Lead and zinc mining in the Four States helped build the economy of many area towns. However, that process left behind contaminated soil. But one local town hopes to change that, and spawn economic development in the process.
If you’ve been to the Pittsburg town center on North Broadway, you’ve probably noticed red colored concrete on both sides of the road. It marked the spot of a former smelting operation. After it was cleaned up, the area was transformed by development.
And Jay Byers is hoping history will repeat itself.
“The cleanup itself should be done in about a month, all right, then we will start building the road, and the road is going to be the cap over the hazardous materials,” says Jay Byers, Pittsburg Deputy City Manager.
Contractors for the Kansas Department of Transportation are doing the same thing to another contaminated smelting site just a few hundred yards away from the original 29th and Broadway location. They dig up a foot of contaminated soil and place it in a trench and compact it, then clean soil is placed on top of that, and a road will be built over that layer.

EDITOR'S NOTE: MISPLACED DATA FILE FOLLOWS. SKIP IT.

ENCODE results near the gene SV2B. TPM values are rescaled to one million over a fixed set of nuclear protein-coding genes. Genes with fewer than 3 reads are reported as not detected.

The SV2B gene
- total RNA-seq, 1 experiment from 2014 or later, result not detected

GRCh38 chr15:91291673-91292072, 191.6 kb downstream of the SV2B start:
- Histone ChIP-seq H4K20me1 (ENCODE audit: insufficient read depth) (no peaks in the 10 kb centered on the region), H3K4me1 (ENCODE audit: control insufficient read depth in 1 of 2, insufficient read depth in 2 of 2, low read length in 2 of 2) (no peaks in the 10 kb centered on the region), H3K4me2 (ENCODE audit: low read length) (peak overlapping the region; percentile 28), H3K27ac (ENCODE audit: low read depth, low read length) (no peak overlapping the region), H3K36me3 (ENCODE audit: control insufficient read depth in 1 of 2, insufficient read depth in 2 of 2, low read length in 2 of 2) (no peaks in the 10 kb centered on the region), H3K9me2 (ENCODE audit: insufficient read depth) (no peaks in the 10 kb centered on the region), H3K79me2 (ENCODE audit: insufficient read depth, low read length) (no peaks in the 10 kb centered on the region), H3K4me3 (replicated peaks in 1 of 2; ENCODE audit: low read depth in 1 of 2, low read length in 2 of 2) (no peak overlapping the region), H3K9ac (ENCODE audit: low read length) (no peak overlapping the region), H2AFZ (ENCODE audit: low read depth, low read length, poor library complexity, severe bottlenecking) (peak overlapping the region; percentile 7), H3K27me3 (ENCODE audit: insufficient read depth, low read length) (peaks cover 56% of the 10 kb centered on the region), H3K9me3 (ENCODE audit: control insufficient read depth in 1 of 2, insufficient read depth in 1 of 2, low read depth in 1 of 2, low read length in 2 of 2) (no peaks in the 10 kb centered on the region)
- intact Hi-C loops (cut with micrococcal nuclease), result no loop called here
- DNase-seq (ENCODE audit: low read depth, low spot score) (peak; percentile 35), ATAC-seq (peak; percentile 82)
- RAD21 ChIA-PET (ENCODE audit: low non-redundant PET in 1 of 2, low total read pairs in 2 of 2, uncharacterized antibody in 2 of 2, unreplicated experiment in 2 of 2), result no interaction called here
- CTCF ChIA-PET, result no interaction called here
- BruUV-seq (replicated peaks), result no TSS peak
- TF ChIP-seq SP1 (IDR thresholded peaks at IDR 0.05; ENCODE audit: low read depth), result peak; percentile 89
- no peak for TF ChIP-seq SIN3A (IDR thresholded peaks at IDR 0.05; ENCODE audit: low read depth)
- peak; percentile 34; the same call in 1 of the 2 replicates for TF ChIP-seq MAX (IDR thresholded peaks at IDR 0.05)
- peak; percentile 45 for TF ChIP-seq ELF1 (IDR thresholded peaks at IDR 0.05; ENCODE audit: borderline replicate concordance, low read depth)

“The road is going to cost us around $250 thousand dollars and and that’s going to be split up the cost of the road is going to be split up between the two primary property owners there and the city, a third each and then we’re gonna let the property owners pay it off over 15 years so it’s not a huge impact to them,” says Byers.
Although he can’t say who just yet, Byers says at least on large employer has agreed to build on some of the available acreage and should be open for business next year.